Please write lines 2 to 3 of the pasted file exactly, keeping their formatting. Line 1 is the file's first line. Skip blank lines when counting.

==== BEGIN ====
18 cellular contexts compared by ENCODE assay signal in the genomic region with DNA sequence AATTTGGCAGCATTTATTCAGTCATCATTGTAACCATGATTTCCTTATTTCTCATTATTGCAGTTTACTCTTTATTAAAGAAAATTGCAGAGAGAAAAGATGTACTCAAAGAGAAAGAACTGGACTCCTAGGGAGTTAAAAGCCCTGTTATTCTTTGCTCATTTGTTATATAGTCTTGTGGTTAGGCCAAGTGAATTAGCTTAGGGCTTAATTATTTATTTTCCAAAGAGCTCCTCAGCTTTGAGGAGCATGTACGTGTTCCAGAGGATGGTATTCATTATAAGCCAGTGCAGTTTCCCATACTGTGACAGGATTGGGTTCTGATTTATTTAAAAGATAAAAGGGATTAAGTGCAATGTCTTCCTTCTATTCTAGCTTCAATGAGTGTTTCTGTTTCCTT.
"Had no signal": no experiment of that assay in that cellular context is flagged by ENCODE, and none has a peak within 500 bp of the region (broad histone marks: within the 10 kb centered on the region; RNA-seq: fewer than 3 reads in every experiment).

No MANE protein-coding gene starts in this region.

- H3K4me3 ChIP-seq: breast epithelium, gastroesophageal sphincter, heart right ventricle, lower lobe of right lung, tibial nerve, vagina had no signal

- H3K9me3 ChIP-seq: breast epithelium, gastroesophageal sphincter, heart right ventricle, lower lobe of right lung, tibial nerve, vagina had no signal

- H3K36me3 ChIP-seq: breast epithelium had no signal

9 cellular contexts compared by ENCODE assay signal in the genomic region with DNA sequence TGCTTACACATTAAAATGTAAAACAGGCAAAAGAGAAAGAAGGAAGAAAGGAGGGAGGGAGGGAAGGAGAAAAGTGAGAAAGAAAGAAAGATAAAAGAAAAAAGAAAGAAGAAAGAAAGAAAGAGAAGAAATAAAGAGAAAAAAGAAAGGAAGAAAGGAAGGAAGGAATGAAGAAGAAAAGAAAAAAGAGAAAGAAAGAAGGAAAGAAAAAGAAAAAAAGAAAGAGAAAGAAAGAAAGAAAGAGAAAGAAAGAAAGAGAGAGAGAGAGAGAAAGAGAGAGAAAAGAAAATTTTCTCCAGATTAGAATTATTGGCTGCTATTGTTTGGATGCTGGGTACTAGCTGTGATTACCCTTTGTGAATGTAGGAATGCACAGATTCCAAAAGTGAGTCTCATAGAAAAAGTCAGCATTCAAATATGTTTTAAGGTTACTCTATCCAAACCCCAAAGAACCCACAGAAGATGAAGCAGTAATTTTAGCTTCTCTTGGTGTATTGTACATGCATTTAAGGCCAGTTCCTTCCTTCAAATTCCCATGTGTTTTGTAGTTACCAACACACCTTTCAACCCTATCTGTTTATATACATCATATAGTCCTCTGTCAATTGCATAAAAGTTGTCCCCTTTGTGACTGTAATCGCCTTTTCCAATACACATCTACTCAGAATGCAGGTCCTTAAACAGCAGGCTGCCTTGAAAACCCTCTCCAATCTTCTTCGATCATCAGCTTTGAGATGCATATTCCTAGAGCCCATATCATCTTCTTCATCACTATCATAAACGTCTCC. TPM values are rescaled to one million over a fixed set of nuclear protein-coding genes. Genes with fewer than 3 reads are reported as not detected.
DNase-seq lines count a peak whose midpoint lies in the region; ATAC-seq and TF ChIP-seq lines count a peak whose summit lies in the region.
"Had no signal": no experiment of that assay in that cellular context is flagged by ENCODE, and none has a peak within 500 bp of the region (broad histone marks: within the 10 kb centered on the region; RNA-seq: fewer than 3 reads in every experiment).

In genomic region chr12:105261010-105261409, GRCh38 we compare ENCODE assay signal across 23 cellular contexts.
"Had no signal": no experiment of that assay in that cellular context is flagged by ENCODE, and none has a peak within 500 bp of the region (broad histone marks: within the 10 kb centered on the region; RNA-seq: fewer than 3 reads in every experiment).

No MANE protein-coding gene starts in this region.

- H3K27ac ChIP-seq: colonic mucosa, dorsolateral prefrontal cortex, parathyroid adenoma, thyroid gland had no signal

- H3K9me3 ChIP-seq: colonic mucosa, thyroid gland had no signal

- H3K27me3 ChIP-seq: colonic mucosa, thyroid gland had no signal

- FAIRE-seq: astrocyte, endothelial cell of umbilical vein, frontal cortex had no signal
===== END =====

"Had no signal": no experiment of that assay in that cellular context is flagged by ENCODE, and none has a peak within 500 bp of the region (broad histone marks: within the 10 kb centered on the region; RNA-seq: fewer than 3 reads in every experiment).

No MANE protein-coding gene starts in this region.